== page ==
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J. Scott Ridgell: Busy at Buzzy's


Unlike most packaged goods stores, Buzzy's Country Store in St. Mary's County doesn't have to do much to generate … well … buzz. It's been around in one form or another for decades. The current proprietor, J. Scott Ridgell, has been a part of the store since he was a child as his father, Clarence, and mother, Jean, bought the business from Jean's dad in 1954. Clarence operated the store until his death in 2007, passing the torch to J. Scott.

One of the first questions Ridgell fielded 12 years ago from locals was: "Are you going to change the name?" It wasn't even a consideration. "Buzzy was my dad," Ridgell said, during a recent interview with the Beverage Journal. "My mom still refers to him as 'Bussy.' When he was a boy, he was the third youngest of 12, and he was always 'busy.' But he preferred Buzzy. So, when I took over in 2007, everyone wanted to know, 'Are you gonna change the name?' And I'd answer, 'Why?' Everyone knows us as 'Buzzy's!'"


Clarence and Jean lived at and operated the store. So, it was truly J. Scott's home throughout his childhood and adolescence. He recalled. "It was a general store, and we didn't sell liquor or wine. It was strictly beer. Back in those days, these places were known as 'gro-bars' -- combination grocery stores and bars. You could actually come in, drink a beer on premise, give the grocer your list, and he would fill your order. Through the years, gro-bars gave way to 7-11's and the like. Very few of us are left. We're technically a store. But, in reality, we're a bar. The law grandfathered us in, having transferred the license from dad's name to mine." 


Having been at the reins now for more than a decade, Ridgell has come to love the people aspect of the business the most. He left a six-figure job with management responsibilities to become the store's operator. But, for him, the intangibles ultimately outweighed money and position.

"It's been very much a homecoming," he stated. "I get to hang out with all of my old running mates, people I used to hang out with and party with. Some of my old friends, I see three or four times a week. [laughing] I forgot how much I liked some of them!"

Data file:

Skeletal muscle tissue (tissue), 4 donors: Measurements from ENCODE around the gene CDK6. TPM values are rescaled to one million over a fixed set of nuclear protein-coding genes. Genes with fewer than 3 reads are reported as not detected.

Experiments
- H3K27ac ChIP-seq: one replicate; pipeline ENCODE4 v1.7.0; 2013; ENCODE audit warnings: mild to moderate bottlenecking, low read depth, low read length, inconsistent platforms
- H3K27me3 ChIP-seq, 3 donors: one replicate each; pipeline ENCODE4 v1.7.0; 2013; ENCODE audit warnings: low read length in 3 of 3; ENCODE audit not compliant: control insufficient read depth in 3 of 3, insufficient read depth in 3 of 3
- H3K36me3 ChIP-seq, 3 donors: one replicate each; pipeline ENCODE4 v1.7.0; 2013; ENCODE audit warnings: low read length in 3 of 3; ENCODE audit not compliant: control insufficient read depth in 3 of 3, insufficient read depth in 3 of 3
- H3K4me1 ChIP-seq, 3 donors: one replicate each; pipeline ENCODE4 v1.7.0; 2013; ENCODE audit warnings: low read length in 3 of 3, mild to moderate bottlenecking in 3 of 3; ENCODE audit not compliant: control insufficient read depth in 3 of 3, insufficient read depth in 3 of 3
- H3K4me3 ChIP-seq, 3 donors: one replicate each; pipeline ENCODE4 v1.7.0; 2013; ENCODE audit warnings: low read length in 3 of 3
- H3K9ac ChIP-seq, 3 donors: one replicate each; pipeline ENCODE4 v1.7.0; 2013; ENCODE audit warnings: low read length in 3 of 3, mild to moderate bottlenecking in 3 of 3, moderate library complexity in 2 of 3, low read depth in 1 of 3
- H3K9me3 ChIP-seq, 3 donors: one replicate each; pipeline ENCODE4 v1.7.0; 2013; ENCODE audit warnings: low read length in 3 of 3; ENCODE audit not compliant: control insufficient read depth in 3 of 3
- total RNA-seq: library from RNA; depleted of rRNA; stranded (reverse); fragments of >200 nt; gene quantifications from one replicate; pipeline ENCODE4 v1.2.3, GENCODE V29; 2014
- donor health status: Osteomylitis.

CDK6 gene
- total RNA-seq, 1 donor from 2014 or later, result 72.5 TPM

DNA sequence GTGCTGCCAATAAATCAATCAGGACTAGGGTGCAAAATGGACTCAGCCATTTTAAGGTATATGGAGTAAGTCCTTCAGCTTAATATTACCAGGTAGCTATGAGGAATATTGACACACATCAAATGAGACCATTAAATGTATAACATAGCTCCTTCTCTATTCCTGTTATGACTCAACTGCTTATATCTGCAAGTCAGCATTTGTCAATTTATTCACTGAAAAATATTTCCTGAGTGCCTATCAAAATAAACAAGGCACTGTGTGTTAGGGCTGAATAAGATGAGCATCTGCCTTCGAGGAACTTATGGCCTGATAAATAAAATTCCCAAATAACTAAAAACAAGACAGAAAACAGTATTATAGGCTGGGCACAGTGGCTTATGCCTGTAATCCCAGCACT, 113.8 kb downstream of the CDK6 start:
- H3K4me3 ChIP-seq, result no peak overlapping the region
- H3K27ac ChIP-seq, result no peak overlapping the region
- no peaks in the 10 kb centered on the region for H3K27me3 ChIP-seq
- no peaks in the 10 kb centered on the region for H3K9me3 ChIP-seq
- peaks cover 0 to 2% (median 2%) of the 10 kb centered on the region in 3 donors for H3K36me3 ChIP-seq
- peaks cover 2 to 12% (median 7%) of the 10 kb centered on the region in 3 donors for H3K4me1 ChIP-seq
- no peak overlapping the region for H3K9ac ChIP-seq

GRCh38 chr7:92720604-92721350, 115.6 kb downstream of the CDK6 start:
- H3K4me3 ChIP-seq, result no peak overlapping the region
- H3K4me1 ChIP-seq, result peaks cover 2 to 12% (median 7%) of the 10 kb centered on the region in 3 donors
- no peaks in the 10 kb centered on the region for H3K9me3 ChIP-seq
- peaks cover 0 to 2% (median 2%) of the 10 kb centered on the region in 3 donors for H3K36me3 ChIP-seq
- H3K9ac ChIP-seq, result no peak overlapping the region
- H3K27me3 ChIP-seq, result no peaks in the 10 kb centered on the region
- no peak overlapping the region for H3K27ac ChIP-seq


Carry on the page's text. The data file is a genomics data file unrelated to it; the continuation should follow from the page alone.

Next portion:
On the downside, Ridgell wishes the administrative side of the business wasn't so demanding. "You're always juggling paperwork!" he lamented. "I knew the business from the customer service side -- stocking the shelves, sweeping the floors, and so forth. But as far as the paperwork and filing the sales taxes monthly and having to file your employee withholdings, that's pretty hard."

He continued, "When I run into some young buck who's wanting to start his own business, I tell him, 'You may be good with people and you may be good with sales, but there is a whole paperwork side you're going to need some help with. If you don't know how to do it, you're either going to have to learn or pay somebody to do it."


Even his long-time friends don't quite grasp how hard Ridgell works. "Some of my buddies are like, 'Wow, you have it great! You get to 'shoot the sh*t' with people all day and laugh," he remarked, shaking his head at their misconception. "But I tell them, 'You don't see the underbelly. You don't see me down here at 7 a.m. having to meet the beer guy, who wants to work from my end of the county up.'"

Fortunately, Ridgell had a great role model in his father, whose "Clarence-isms" often resonate in his head as he goes about the business of running the business today. "Dad always treated people fairly," Ridgell recalled. "One of his favorite sayings was, ''Don't rip people off.' It's tempting and you can do it. But my dad was always stressing two things, 'Treat people the way you want to be treated' and 'You get what you give.'" 


Ridgell has found new counsel as a member of the Maryland State Licensed Beverage Association (MSLBA). "I like seeing the big picture," he concluded. "[Membership] has helped me keep an eye on the issues going on. And I really enjoy talking to my fellow members here in the county. Many of these guys have been in the business all their lives. And it's always good joining up with them and going to the meetings. You can't beat the camaraderie!"

Photography Credit: Natalie Grace Photography

 Click Here to check out the article as it appeared in The Journal.  

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